There are many institutions and agencies both in the public and the private sectors that can make valuable contributions in the fight against drugs. They should not sit on the fence…
It is most worrying and disturbing to learn about the proliferation of drugs in our schools despite the considerable efforts put up by various stakeholders to combat the problem. The media has repeatedly brought to our attention the prevalence of drugs among students and various measures have been advocated and suggestions made for a curriculum on drug education; it appears that one such curriculum has been put in place. a drug education curriculum must be carefully thought out because there is always the high risk that even such a measure might not prove an effective remedy to the drug problem. We will require expertise in curriculum development in that particular area and in its implementation, a vast amount of resources and the collaboration of various stakeholders. For example, if at the very initial stage we do not make a needs assessment, we may propound unworkable solutions, and then be perhaps wrongly blamed for paying lip service to such an urgent problem which is already putting the young and future generations at risk. We should not embark on anything just for the sake of deflecting criticisms that we have remained indifferent to a catastrophic situation. We have to do things properly, and one should not hesitate to get expert advice and assistance from UNESCO to deal with the present situation.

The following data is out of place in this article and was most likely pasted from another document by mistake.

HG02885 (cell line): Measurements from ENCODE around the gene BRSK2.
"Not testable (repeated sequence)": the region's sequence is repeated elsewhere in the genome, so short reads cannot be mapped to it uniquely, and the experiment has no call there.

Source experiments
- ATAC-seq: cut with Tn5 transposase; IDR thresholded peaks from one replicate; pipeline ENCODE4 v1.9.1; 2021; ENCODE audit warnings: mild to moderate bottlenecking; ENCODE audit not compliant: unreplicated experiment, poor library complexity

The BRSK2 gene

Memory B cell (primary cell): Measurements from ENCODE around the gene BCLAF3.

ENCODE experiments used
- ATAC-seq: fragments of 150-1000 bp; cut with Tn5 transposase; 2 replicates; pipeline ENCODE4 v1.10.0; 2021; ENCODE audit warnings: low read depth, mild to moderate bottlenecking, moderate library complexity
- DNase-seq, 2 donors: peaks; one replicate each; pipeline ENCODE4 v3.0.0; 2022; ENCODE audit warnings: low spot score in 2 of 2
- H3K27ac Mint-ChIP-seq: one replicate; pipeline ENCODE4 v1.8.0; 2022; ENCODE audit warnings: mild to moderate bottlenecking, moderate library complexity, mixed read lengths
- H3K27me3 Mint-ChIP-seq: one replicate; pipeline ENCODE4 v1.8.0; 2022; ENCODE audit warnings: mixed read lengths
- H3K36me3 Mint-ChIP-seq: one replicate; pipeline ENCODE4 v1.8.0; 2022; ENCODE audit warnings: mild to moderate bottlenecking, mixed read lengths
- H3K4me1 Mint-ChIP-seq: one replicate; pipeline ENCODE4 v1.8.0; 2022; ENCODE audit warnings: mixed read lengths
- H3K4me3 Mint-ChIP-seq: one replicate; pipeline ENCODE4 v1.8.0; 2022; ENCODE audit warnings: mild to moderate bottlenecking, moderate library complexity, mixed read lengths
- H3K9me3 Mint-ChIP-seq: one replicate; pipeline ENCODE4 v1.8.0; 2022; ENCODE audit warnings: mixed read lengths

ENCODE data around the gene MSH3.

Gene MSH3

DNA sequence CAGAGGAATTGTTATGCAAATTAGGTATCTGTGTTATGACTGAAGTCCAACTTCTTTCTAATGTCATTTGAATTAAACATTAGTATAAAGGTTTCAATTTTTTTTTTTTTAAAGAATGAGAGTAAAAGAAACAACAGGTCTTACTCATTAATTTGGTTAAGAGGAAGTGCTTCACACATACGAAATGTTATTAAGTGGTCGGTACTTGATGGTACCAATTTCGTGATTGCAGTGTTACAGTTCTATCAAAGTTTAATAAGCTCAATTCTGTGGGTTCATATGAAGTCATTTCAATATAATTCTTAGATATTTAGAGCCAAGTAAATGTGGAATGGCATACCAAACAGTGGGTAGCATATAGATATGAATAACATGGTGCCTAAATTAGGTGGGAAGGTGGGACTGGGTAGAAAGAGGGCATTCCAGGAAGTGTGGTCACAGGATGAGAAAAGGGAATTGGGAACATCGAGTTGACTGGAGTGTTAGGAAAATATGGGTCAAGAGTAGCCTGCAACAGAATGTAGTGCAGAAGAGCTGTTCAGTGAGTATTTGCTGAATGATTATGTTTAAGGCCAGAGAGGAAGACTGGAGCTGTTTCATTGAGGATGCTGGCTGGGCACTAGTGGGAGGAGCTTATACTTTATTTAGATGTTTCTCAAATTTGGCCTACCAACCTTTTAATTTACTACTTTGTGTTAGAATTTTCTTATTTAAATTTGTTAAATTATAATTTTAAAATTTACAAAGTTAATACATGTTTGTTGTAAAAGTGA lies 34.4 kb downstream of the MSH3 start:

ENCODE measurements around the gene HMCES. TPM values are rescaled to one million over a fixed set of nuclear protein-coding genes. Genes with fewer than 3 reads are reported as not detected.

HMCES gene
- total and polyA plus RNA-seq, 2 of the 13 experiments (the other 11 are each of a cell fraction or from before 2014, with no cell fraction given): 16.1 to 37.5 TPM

Other countries with a vast amount of resources are still grappling with substance abuse in schools though they have invested and continue to put resources in all aspects of drug education. In Mauritius, a National Drug Observatory has been set up and its reports provide valuable information on the drug scene in the island. High-risk schools have been identified and a sensitization campaign is being carried out. Even when a few schools have come in the spotlight, we must be careful in the media not to unwittingly stigmatize or generalize on a particular situation in the absence of solid and hard facts. We would then run the risk of making drug-taking become the norm in a school or among a particular age-group.
One has to think of the best approach to suit our local conditions. Research is crucial for the development of any curriculum: a copy-paste curriculum is of little value. In the absence of local research, we have to fall back on research in other countries and draw critically from their findings. In some countries, research has shown that a curriculum on drug education on its own is ineffective and even harmful. It is thus important that before we embark on any curriculum development, we undertake a survey in all our secondary schools not particularly about drug prevalence but about the personal, social and health needs of the student population. The same survey will also elicit information on substance abuse. If it cannot be done at the national level, it can be carried out in a sample of schools. We may also encourage schools to carry out their own surveys with some guidance from the authorities such as the relevant ministries or Statistics Mauritius.
What we learn about the drug situation in schools in other countries may not be the same in our schools. It is self-evident that for a proper diagnosis, we need to contextualize the problem. There will be differences in different school situations or between boys’ and girls’ schools. There are high-risk schools and schools where drugs may not be a problem. It is only after this preliminary and crucial piece of work has been completed that we can think of possible strategies.